Our Partners

Learn more about the partners that are working to make the COMPASS study a success.

Corey Brooks

Project Hood

Project HOOD is a 501 c (3) organization established in 2012. Our mission is to empower people with the guidance, information, and tools necessary to become peacemakers, problem solvers, leaders, and entrepreneurs in their communities.

After sleeping on the roof of an abandoned motel for 94 days to bring attention to gun violence on the south side of Chicago, the “Rooftop Pastor” Corey Brooks started Project H.O.O.D. with the vision of “ending violence and building communities, one neighborhood at a time. We are creating leaders, strengthening character, seeking to end violence and generational poverty in urban areas. Our goal is to nurture these human resources and provide them with positive and consistent adult interactions. We focus on individual health management, building self-esteem, equipping them with the skills necessary to make appropriate life choices and exposing them to new opportunities.

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Members of the community sitting around a table


K.L.E.O. Community Family Life Center is a non-profit organization and facility, founded and run by Torrey Barrett, dedicated to strengthening families and providing a safe haven, through education, training, support and fun for people of all ages in the Chicagoland community. Its goal is to create an enhanced ability to navigate the world by providing the necessary tools, skills and support needed for our community participants to become a productive part of society.

KLEO is committed to helping families live healthy, productive lives in safe, stable, self- sustaining urban communities. KLEO achieves their corporate objectives by working with residents, community leaders and groups to identify a consensus vision to implement a strategy for the vision to be manifested.

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Honorable Judge Brewer

Markham Civic Leaders

The IPPH appreciates the support of Markham Civic leaders, especially Honorable Judge Brewer, who has partnered with us on outreach and engagement efforts. The inclusion of persons previously underrepresented in biomedical research in all research initiatives is a key aim for the IPPH. The partnership with Markham has conferred important outreach and enrollment efforts and has enhanced the representation of minorities in studies such as the All of Us Research Program and COMPASS.

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Members of the 19th Ward

The 19th Ward

Alderman Matt O’Shea, State Senator Bill Cunningham, and Representative Fran Hurley are collaborating with the IPPH on health studies in the 19th Ward (Beverly, Mount Greenwood, and Morgan Park). They are working with the IPPH team to assess and evaluate the role of environmental exposures on the health of their constituents. Improved understanding of concerns about elevated cancer rates in the communities they serve is a priority area for these partner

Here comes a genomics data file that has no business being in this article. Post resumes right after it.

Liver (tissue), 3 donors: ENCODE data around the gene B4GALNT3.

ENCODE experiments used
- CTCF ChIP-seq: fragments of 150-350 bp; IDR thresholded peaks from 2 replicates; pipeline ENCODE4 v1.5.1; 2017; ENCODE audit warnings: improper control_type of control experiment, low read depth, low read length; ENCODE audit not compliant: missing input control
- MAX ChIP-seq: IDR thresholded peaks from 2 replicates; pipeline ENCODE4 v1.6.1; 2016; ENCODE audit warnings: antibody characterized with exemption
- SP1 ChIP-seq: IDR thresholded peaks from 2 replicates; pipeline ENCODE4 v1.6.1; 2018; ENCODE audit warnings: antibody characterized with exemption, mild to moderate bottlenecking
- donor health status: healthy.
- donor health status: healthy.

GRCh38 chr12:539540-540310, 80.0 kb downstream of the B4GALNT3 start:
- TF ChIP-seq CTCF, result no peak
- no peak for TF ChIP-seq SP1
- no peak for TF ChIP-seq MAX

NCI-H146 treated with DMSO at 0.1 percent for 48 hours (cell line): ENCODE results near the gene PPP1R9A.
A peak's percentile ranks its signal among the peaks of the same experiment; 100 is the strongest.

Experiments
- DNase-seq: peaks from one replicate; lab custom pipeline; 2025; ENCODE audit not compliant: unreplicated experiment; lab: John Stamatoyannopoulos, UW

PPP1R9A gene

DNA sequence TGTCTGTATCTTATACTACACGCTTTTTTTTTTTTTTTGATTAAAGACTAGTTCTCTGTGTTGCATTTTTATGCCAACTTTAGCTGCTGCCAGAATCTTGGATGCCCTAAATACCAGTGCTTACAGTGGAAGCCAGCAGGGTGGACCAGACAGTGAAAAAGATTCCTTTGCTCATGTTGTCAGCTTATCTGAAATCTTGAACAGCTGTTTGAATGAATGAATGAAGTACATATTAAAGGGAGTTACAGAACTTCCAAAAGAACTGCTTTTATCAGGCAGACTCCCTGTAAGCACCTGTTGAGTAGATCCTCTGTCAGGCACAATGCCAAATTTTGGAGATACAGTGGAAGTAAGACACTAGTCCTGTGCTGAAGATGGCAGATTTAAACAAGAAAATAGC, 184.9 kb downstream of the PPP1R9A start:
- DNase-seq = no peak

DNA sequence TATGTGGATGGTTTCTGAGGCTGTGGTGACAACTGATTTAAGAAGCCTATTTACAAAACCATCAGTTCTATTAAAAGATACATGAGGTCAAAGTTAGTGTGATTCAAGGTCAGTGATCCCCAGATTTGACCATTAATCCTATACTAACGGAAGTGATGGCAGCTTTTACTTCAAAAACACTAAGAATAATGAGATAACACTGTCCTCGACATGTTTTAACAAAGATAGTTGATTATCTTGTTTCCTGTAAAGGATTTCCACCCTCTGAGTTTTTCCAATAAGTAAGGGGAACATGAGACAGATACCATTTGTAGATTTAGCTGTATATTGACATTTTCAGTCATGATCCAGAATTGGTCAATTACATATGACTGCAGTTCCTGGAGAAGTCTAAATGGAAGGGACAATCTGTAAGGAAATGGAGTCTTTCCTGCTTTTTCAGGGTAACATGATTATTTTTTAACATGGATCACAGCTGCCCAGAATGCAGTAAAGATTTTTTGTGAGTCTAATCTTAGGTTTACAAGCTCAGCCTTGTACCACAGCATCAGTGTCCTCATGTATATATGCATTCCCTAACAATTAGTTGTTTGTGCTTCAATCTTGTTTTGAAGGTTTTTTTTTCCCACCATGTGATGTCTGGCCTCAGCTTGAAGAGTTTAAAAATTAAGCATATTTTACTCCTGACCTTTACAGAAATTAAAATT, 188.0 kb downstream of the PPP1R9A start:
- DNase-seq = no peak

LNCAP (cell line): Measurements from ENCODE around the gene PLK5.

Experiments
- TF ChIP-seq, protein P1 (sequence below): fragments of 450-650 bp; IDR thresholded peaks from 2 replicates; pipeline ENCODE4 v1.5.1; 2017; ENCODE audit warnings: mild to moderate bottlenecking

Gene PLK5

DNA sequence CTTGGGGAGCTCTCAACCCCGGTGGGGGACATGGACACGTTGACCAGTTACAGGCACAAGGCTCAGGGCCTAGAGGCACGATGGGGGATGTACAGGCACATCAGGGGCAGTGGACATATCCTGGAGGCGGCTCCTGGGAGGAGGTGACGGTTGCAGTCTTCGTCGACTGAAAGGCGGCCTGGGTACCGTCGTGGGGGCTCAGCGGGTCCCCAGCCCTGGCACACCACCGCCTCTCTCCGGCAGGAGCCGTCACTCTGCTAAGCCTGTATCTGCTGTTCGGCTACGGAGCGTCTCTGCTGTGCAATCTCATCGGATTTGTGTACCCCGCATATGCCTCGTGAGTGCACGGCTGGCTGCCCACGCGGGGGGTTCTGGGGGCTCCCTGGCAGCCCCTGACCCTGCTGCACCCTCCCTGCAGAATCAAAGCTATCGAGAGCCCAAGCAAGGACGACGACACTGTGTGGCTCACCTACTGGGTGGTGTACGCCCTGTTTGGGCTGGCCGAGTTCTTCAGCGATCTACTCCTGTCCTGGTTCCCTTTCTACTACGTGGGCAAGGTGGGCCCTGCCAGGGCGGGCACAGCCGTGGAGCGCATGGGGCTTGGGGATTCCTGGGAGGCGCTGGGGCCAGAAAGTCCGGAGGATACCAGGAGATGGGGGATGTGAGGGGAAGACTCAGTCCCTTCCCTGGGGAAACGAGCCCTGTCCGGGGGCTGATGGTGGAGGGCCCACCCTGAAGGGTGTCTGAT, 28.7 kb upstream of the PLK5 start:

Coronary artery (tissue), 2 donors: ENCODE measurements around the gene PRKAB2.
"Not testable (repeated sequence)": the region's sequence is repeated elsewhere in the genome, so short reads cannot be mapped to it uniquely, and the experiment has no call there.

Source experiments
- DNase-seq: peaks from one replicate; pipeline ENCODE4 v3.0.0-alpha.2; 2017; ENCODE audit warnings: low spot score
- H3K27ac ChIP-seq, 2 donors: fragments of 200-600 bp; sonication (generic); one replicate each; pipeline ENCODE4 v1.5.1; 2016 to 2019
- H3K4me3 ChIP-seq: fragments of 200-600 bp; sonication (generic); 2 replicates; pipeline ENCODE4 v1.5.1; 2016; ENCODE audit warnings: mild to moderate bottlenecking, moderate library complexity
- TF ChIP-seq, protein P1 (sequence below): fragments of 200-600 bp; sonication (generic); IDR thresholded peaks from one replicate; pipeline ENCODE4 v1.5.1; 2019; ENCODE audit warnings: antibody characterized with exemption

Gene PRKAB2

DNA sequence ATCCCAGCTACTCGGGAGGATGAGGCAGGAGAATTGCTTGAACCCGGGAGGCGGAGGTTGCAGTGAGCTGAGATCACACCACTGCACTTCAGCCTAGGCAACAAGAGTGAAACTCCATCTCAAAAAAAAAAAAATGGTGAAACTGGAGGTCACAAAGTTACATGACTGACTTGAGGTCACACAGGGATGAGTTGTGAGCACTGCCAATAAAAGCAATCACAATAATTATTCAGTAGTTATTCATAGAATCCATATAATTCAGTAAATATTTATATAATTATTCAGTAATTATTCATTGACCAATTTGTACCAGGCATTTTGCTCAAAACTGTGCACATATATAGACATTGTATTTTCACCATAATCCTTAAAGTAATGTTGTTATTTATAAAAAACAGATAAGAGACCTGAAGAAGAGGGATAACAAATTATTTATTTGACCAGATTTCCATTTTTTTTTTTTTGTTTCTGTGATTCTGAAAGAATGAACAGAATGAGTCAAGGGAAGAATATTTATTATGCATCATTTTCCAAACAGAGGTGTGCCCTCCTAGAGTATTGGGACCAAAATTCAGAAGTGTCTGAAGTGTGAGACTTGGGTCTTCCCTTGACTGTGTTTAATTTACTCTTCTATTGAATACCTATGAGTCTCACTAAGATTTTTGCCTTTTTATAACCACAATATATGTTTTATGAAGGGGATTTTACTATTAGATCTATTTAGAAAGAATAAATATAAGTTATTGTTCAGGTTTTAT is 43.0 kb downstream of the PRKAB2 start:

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Leaders of Acts of Faith

Acts of Faith

A.C.T.S. of F.A.I.T.H. (Actions Connected to Spirituality: Forming Alliances in Transforming Health) is a non-profit organization and a collaboration of South Side Chicago churches who work at the intersection of health and faith among eighteen African American founding churches, board members, family and friends.

The program was spearheaded by Dawnavan Davis, PhD, in 2008 with support from the University of Chicago Urban Health Initiative and the National Institute of Health. Dr. Davis worked diligently to build, and in some cases repair, relationships between The University of Chicago and the South Side faith community. She conducted a congregational survey to identify the top health concerns between a model of Community Based Participatory Research (CBPR) that could attack health concerns among communities of faith. Now, they collectively work with groups like the IPPH to address these concerns.

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Sign saying PCR


The People for Community Recovery are longstanding IPPH collaborators. PCR and the IPPH have worked together on outreach, enrollment, and environmental exposure assessment efforts for national and local cohorts and the NIEHS CACHET P30 activities.

PCR is led by Cheryl Johnson, daughter of Hazel Johnson, commonly referred to as the mother of the environmental justice movement. PCR’s mission is to enhance the quality of life of residents living in communities affected by environmental pollution. PCR educates and advocates policy and programs in an effort to coordinate local residents on issues of the environment, health, housing, education, training, neighborhood safety and economic equity.

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